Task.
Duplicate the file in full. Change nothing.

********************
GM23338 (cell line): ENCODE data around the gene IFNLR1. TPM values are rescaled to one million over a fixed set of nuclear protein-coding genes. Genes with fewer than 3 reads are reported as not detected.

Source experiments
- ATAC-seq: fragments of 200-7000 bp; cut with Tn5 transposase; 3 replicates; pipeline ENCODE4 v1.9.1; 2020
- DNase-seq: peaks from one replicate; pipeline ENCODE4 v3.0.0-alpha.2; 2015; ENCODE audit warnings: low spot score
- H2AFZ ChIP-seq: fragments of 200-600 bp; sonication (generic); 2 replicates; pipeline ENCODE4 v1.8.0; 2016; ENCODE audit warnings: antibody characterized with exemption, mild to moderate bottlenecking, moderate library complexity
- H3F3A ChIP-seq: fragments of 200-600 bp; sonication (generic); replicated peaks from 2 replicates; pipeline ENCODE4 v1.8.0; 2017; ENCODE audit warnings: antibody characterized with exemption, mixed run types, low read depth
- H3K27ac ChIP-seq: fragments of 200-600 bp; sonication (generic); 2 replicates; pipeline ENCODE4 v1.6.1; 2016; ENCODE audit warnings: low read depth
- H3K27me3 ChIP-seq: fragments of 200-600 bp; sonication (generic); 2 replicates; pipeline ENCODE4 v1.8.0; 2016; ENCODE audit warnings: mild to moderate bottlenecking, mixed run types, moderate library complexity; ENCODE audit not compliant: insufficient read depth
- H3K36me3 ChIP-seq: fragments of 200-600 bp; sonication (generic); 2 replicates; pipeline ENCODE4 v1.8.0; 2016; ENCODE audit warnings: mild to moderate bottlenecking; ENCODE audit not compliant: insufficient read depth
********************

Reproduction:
GM23338 (cell line): ENCODE data around the gene IFNLR1. TPM values are rescaled to one million over a fixed set of nuclear protein-coding genes. Genes with fewer than 3 reads are reported as not detected.

Source experiments
- ATAC-seq: fragments of 200-7000 bp; cut with Tn5 transposase; 3 replicates; pipeline ENCODE4 v1.9.1; 2020
- DNase-seq: peaks from one replicate; pipeline ENCODE4 v3.0.0-alpha.2; 2015; ENCODE audit warnings: low spot score
- H2AFZ ChIP-seq: fragments of 200-600 bp; sonication (generic); 2 replicates; pipeline ENCODE4 v1.8.0; 2016; ENCODE audit warnings: antibody characterized with exemption, mild to moderate bottlenecking, moderate library complexity
- H3F3A ChIP-seq: fragments of 200-600 bp; sonication (generic); replicated peaks from 2 replicates; pipeline ENCODE4 v1.8.0; 2017; ENCODE audit warnings: antibody characterized with exemption, mixed run types, low read depth
- H3K27ac ChIP-seq: fragments of 200-600 bp; sonication (generic); 2 replicates; pipeline ENCODE4 v1.6.1; 2016; ENCODE audit warnings: low read depth
- H3K27me3 ChIP-seq: fragments of 200-600 bp; sonication (generic); 2 replicates; pipeline ENCODE4 v1.8.0; 2016; ENCODE audit warnings: mild to moderate bottlenecking, mixed run types, moderate library complexity; ENCODE audit not compliant: insufficient read depth
- H3K36me3 ChIP-seq: fragments of 200-600 bp; sonication (generic); 2 replicates; pipeline ENCODE4 v1.8.0; 2016; ENCODE audit warnings: mild to moderate bottlenecking; ENCODE audit not compliant: insufficient read depth